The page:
The ACCC alleged that Medibank made false, misleading or deceptive representations and engaged in unconscionable conduct in relation to its failure to notify Medibank members, and members of its subsidiary brand ahm, of its decision to limit benefits for in-hospital pathology and radiology services, despite representing across a number of its communication and marketing materials that it would.
The Federal Court dismissed the allegations, finding that:
- Medibank’s use of the word “cover” cannot be read to mean “entirely cover” or “indemnify” and therefore not misleading.
- Medibank did not represent to consumers that it would notify them in advance of detrimental changes to their benefits.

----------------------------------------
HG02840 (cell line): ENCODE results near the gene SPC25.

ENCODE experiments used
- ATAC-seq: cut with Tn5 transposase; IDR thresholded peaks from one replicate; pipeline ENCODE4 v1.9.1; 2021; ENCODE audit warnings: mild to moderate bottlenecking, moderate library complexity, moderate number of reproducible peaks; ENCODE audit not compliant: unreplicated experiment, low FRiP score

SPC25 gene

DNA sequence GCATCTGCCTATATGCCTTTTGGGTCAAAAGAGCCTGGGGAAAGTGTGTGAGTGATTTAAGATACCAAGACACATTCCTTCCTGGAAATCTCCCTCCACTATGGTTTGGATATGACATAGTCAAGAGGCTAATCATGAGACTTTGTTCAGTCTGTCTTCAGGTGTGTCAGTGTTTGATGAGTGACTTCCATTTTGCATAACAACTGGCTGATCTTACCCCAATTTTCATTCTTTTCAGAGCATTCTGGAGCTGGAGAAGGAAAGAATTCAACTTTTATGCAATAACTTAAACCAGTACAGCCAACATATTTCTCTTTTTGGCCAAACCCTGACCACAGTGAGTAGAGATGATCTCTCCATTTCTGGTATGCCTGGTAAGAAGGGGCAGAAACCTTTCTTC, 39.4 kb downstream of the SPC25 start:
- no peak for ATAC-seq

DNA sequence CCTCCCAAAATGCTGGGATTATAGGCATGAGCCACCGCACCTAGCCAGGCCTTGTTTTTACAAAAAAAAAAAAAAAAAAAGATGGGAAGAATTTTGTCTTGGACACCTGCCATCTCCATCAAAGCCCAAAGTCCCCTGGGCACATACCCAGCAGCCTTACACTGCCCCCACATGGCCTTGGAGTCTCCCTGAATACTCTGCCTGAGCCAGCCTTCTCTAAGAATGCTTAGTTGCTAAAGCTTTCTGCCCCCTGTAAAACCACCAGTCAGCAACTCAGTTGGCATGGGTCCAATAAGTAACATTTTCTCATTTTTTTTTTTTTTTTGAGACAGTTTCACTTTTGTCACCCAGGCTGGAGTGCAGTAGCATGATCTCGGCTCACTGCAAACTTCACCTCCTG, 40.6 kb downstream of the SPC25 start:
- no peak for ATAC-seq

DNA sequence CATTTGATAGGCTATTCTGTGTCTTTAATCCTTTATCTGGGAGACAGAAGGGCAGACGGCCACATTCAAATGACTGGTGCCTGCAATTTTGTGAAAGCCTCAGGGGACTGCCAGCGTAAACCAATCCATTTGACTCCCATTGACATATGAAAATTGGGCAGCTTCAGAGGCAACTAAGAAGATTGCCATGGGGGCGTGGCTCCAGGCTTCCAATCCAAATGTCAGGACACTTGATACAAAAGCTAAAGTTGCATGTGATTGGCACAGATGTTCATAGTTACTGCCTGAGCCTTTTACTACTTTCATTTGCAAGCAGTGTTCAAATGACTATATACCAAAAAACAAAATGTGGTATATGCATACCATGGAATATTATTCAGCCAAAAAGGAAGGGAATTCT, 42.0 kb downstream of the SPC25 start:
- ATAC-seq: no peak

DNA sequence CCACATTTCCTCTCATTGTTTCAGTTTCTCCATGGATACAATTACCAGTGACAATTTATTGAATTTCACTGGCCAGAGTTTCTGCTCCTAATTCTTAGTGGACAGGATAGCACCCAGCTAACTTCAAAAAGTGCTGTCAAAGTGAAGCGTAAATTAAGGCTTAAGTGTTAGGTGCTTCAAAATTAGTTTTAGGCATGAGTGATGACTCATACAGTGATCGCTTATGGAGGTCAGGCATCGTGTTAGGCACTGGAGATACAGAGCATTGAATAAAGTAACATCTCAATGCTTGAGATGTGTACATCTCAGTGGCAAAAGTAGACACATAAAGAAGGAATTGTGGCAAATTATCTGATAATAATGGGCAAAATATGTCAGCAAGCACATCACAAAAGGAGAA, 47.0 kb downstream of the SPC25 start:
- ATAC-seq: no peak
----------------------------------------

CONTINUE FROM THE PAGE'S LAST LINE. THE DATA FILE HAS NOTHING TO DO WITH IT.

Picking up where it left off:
- As Medibank did not engage in misleading or deceptive conduct, it cannot have been unconscionable to its customers.
The ACCC has lodged an appeal to the Full Federal Court for a review of the case.
ACCC Media release – 21 September 2017
Our comment: The outcome of the appeal will be important for both private health funds and private health insurance consumers alike. However, regardless of the outcome, the best way of avoiding litigation is to ensure that representations about the characteristics of goods and services are clear, correct and suitably qualified. Litigating around ambiguity, and whether successful or not, is still litigation and can lead to poor public relations.